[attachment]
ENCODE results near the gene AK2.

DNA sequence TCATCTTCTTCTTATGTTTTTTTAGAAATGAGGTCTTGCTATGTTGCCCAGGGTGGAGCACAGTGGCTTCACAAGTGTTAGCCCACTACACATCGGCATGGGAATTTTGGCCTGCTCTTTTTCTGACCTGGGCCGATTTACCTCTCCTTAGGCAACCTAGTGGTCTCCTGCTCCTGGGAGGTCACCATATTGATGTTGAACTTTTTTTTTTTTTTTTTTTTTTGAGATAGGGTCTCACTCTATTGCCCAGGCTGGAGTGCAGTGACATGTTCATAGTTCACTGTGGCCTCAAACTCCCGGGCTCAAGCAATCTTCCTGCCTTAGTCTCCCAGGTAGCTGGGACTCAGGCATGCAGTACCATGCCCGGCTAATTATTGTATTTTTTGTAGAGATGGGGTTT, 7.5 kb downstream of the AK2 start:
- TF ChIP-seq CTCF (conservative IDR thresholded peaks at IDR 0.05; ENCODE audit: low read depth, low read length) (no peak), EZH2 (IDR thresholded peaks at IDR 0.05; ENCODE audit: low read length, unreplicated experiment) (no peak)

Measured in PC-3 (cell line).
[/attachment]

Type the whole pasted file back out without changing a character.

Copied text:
ENCODE results near the gene AK2.

DNA sequence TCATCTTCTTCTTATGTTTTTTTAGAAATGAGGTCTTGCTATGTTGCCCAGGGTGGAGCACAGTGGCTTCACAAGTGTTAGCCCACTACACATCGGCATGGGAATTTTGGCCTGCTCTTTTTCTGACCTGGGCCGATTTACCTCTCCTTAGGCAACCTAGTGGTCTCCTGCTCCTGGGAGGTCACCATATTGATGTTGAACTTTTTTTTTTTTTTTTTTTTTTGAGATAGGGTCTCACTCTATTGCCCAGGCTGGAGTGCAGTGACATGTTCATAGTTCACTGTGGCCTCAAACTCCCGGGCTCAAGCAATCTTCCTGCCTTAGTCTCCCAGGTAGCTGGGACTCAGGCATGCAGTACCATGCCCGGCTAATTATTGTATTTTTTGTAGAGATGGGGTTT, 7.5 kb downstream of the AK2 start:
- TF ChIP-seq CTCF (conservative IDR thresholded peaks at IDR 0.05; ENCODE audit: low read depth, low read length) (no peak), EZH2 (IDR thresholded peaks at IDR 0.05; ENCODE audit: low read length, unreplicated experiment) (no peak)

Measured in PC-3 (cell line).